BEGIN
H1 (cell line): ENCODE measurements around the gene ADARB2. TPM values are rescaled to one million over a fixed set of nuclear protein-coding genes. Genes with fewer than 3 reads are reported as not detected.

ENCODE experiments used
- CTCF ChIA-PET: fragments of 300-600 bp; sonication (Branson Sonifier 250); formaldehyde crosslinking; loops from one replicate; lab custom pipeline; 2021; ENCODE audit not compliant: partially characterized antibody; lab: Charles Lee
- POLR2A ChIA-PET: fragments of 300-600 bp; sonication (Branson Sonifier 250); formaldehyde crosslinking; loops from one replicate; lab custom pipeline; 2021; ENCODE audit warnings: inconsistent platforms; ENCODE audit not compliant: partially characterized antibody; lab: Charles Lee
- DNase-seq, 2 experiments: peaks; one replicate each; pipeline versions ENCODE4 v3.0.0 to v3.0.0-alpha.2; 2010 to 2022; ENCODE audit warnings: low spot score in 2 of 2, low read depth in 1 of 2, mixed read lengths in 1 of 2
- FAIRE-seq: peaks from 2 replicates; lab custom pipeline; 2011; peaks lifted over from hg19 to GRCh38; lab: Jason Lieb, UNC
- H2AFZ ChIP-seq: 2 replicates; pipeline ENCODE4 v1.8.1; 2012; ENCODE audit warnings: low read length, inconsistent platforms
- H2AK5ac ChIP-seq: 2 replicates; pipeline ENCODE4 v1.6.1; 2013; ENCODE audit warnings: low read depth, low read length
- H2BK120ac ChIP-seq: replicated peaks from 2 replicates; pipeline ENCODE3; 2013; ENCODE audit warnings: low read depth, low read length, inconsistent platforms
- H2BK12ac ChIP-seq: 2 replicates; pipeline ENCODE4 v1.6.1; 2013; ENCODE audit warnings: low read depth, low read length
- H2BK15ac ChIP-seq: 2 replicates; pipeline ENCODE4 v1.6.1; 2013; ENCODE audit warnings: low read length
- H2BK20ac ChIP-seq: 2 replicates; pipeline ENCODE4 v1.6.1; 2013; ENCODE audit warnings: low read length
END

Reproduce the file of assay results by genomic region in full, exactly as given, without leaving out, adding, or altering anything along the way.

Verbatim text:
H1 (cell line): ENCODE measurements around the gene ADARB2. TPM values are rescaled to one million over a fixed set of nuclear protein-coding genes. Genes with fewer than 3 reads are reported as not detected.

ENCODE experiments used
- CTCF ChIA-PET: fragments of 300-600 bp; sonication (Branson Sonifier 250); formaldehyde crosslinking; loops from one replicate; lab custom pipeline; 2021; ENCODE audit not compliant: partially characterized antibody; lab: Charles Lee
- POLR2A ChIA-PET: fragments of 300-600 bp; sonication (Branson Sonifier 250); formaldehyde crosslinking; loops from one replicate; lab custom pipeline; 2021; ENCODE audit warnings: inconsistent platforms; ENCODE audit not compliant: partially characterized antibody; lab: Charles Lee
- DNase-seq, 2 experiments: peaks; one replicate each; pipeline versions ENCODE4 v3.0.0 to v3.0.0-alpha.2; 2010 to 2022; ENCODE audit warnings: low spot score in 2 of 2, low read depth in 1 of 2, mixed read lengths in 1 of 2
- FAIRE-seq: peaks from 2 replicates; lab custom pipeline; 2011; peaks lifted over from hg19 to GRCh38; lab: Jason Lieb, UNC
- H2AFZ ChIP-seq: 2 replicates; pipeline ENCODE4 v1.8.1; 2012; ENCODE audit warnings: low read length, inconsistent platforms
- H2AK5ac ChIP-seq: 2 replicates; pipeline ENCODE4 v1.6.1; 2013; ENCODE audit warnings: low read depth, low read length
- H2BK120ac ChIP-seq: replicated peaks from 2 replicates; pipeline ENCODE3; 2013; ENCODE audit warnings: low read depth, low read length, inconsistent platforms
- H2BK12ac ChIP-seq: 2 replicates; pipeline ENCODE4 v1.6.1; 2013; ENCODE audit warnings: low read depth, low read length
- H2BK15ac ChIP-seq: 2 replicates; pipeline ENCODE4 v1.6.1; 2013; ENCODE audit warnings: low read length
- H2BK20ac ChIP-seq: 2 replicates; pipeline ENCODE4 v1.6.1; 2013; ENCODE audit warnings: low read length